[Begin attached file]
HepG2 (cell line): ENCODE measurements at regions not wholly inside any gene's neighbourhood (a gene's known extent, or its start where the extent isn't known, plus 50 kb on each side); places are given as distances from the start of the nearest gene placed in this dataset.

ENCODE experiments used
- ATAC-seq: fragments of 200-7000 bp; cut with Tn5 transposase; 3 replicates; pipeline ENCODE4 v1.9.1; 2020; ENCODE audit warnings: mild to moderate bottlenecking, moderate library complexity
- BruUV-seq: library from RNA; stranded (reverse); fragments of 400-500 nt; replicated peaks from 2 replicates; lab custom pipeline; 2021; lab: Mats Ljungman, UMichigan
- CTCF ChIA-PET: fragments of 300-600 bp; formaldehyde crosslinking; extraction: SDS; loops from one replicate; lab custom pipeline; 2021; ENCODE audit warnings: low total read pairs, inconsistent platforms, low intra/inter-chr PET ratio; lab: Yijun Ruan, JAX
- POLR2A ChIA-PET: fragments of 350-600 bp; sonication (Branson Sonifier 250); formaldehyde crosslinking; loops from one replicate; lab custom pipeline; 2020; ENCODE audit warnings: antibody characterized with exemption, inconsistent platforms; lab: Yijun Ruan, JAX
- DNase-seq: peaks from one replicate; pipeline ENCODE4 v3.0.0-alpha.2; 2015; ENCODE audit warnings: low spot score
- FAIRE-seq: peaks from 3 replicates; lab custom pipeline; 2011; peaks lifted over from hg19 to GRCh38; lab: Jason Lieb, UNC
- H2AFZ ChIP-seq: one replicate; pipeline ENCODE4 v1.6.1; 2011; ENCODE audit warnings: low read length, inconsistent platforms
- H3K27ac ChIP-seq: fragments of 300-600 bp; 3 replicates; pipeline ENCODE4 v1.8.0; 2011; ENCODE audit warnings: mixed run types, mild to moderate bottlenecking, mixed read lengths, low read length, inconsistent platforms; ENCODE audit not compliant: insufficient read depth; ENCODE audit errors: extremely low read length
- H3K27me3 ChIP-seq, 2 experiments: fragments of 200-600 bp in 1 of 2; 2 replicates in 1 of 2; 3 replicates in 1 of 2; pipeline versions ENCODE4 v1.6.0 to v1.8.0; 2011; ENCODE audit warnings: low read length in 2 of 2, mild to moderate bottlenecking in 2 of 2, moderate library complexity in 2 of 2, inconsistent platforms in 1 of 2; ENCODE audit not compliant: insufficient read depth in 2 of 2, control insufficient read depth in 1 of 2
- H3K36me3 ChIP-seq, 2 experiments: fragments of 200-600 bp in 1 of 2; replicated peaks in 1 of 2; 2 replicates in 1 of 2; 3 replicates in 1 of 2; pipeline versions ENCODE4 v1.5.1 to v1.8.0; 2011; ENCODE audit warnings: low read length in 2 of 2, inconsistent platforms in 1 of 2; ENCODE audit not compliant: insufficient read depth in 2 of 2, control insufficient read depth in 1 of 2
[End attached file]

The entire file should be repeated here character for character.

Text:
HepG2 (cell line): ENCODE measurements at regions not wholly inside any gene's neighbourhood (a gene's known extent, or its start where the extent isn't known, plus 50 kb on each side); places are given as distances from the start of the nearest gene placed in this dataset.

ENCODE experiments used
- ATAC-seq: fragments of 200-7000 bp; cut with Tn5 transposase; 3 replicates; pipeline ENCODE4 v1.9.1; 2020; ENCODE audit warnings: mild to moderate bottlenecking, moderate library complexity
- BruUV-seq: library from RNA; stranded (reverse); fragments of 400-500 nt; replicated peaks from 2 replicates; lab custom pipeline; 2021; lab: Mats Ljungman, UMichigan
- CTCF ChIA-PET: fragments of 300-600 bp; formaldehyde crosslinking; extraction: SDS; loops from one replicate; lab custom pipeline; 2021; ENCODE audit warnings: low total read pairs, inconsistent platforms, low intra/inter-chr PET ratio; lab: Yijun Ruan, JAX
- POLR2A ChIA-PET: fragments of 350-600 bp; sonication (Branson Sonifier 250); formaldehyde crosslinking; loops from one replicate; lab custom pipeline; 2020; ENCODE audit warnings: antibody characterized with exemption, inconsistent platforms; lab: Yijun Ruan, JAX
- DNase-seq: peaks from one replicate; pipeline ENCODE4 v3.0.0-alpha.2; 2015; ENCODE audit warnings: low spot score
- FAIRE-seq: peaks from 3 replicates; lab custom pipeline; 2011; peaks lifted over from hg19 to GRCh38; lab: Jason Lieb, UNC
- H2AFZ ChIP-seq: one replicate; pipeline ENCODE4 v1.6.1; 2011; ENCODE audit warnings: low read length, inconsistent platforms
- H3K27ac ChIP-seq: fragments of 300-600 bp; 3 replicates; pipeline ENCODE4 v1.8.0; 2011; ENCODE audit warnings: mixed run types, mild to moderate bottlenecking, mixed read lengths, low read length, inconsistent platforms; ENCODE audit not compliant: insufficient read depth; ENCODE audit errors: extremely low read length
- H3K27me3 ChIP-seq, 2 experiments: fragments of 200-600 bp in 1 of 2; 2 replicates in 1 of 2; 3 replicates in 1 of 2; pipeline versions ENCODE4 v1.6.0 to v1.8.0; 2011; ENCODE audit warnings: low read length in 2 of 2, mild to moderate bottlenecking in 2 of 2, moderate library complexity in 2 of 2, inconsistent platforms in 1 of 2; ENCODE audit not compliant: insufficient read depth in 2 of 2, control insufficient read depth in 1 of 2
- H3K36me3 ChIP-seq, 2 experiments: fragments of 200-600 bp in 1 of 2; replicated peaks in 1 of 2; 2 replicates in 1 of 2; 3 replicates in 1 of 2; pipeline versions ENCODE4 v1.5.1 to v1.8.0; 2011; ENCODE audit warnings: low read length in 2 of 2, inconsistent platforms in 1 of 2; ENCODE audit not compliant: insufficient read depth in 2 of 2, control insufficient read depth in 1 of 2